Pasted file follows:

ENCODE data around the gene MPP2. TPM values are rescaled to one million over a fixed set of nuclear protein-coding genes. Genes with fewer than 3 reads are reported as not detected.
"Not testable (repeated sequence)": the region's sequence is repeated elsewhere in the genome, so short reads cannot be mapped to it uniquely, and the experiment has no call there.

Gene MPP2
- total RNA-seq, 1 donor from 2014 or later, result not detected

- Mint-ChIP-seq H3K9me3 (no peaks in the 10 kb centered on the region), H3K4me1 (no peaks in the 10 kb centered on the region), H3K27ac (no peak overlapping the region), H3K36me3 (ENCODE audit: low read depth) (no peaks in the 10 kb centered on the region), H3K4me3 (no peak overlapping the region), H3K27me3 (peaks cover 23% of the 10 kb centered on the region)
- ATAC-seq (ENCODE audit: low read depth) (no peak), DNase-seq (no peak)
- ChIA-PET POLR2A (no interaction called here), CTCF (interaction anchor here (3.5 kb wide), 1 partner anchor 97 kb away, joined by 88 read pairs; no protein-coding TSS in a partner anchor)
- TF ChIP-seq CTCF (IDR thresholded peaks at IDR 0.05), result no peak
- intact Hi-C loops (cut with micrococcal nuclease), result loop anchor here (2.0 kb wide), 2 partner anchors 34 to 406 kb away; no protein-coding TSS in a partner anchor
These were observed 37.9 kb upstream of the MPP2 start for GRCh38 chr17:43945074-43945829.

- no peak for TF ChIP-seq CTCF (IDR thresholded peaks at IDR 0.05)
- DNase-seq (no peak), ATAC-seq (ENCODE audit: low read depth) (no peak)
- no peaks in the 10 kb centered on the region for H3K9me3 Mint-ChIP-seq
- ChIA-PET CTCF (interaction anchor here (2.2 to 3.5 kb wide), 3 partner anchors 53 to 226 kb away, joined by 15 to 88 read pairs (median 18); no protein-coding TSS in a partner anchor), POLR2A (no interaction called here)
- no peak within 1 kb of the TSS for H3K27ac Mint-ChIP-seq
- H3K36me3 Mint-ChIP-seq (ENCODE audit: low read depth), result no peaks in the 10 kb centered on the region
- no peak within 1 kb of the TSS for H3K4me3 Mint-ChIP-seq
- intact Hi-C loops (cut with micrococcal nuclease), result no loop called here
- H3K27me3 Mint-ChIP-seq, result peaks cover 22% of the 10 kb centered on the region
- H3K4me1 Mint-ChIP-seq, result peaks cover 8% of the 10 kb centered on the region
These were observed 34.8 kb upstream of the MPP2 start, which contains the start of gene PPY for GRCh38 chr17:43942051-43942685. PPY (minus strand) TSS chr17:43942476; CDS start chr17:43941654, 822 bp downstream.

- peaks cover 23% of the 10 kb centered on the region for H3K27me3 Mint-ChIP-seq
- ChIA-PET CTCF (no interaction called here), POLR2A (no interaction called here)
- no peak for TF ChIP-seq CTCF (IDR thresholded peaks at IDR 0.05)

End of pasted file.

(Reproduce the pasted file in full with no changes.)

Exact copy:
ENCODE data around the gene MPP2. TPM values are rescaled to one million over a fixed set of nuclear protein-coding genes. Genes with fewer than 3 reads are reported as not detected.
"Not testable (repeated sequence)": the region's sequence is repeated elsewhere in the genome, so short reads cannot be mapped to it uniquely, and the experiment has no call there.

Gene MPP2
- total RNA-seq, 1 donor from 2014 or later, result not detected

- Mint-ChIP-seq H3K9me3 (no peaks in the 10 kb centered on the region), H3K4me1 (no peaks in the 10 kb centered on the region), H3K27ac (no peak overlapping the region), H3K36me3 (ENCODE audit: low read depth) (no peaks in the 10 kb centered on the region), H3K4me3 (no peak overlapping the region), H3K27me3 (peaks cover 23% of the 10 kb centered on the region)
- ATAC-seq (ENCODE audit: low read depth) (no peak), DNase-seq (no peak)
- ChIA-PET POLR2A (no interaction called here), CTCF (interaction anchor here (3.5 kb wide), 1 partner anchor 97 kb away, joined by 88 read pairs; no protein-coding TSS in a partner anchor)
- TF ChIP-seq CTCF (IDR thresholded peaks at IDR 0.05), result no peak
- intact Hi-C loops (cut with micrococcal nuclease), result loop anchor here (2.0 kb wide), 2 partner anchors 34 to 406 kb away; no protein-coding TSS in a partner anchor
These were observed 37.9 kb upstream of the MPP2 start for GRCh38 chr17:43945074-43945829.

- no peak for TF ChIP-seq CTCF (IDR thresholded peaks at IDR 0.05)
- DNase-seq (no peak), ATAC-seq (ENCODE audit: low read depth) (no peak)
- no peaks in the 10 kb centered on the region for H3K9me3 Mint-ChIP-seq
- ChIA-PET CTCF (interaction anchor here (2.2 to 3.5 kb wide), 3 partner anchors 53 to 226 kb away, joined by 15 to 88 read pairs (median 18); no protein-coding TSS in a partner anchor), POLR2A (no interaction called here)
- no peak within 1 kb of the TSS for H3K27ac Mint-ChIP-seq
- H3K36me3 Mint-ChIP-seq (ENCODE audit: low read depth), result no peaks in the 10 kb centered on the region
- no peak within 1 kb of the TSS for H3K4me3 Mint-ChIP-seq
- intact Hi-C loops (cut with micrococcal nuclease), result no loop called here
- H3K27me3 Mint-ChIP-seq, result peaks cover 22% of the 10 kb centered on the region
- H3K4me1 Mint-ChIP-seq, result peaks cover 8% of the 10 kb centered on the region
These were observed 34.8 kb upstream of the MPP2 start, which contains the start of gene PPY for GRCh38 chr17:43942051-43942685. PPY (minus strand) TSS chr17:43942476; CDS start chr17:43941654, 822 bp downstream.

- peaks cover 23% of the 10 kb centered on the region for H3K27me3 Mint-ChIP-seq
- ChIA-PET CTCF (no interaction called here), POLR2A (no interaction called here)
- no peak for TF ChIP-seq CTCF (IDR thresholded peaks at IDR 0.05)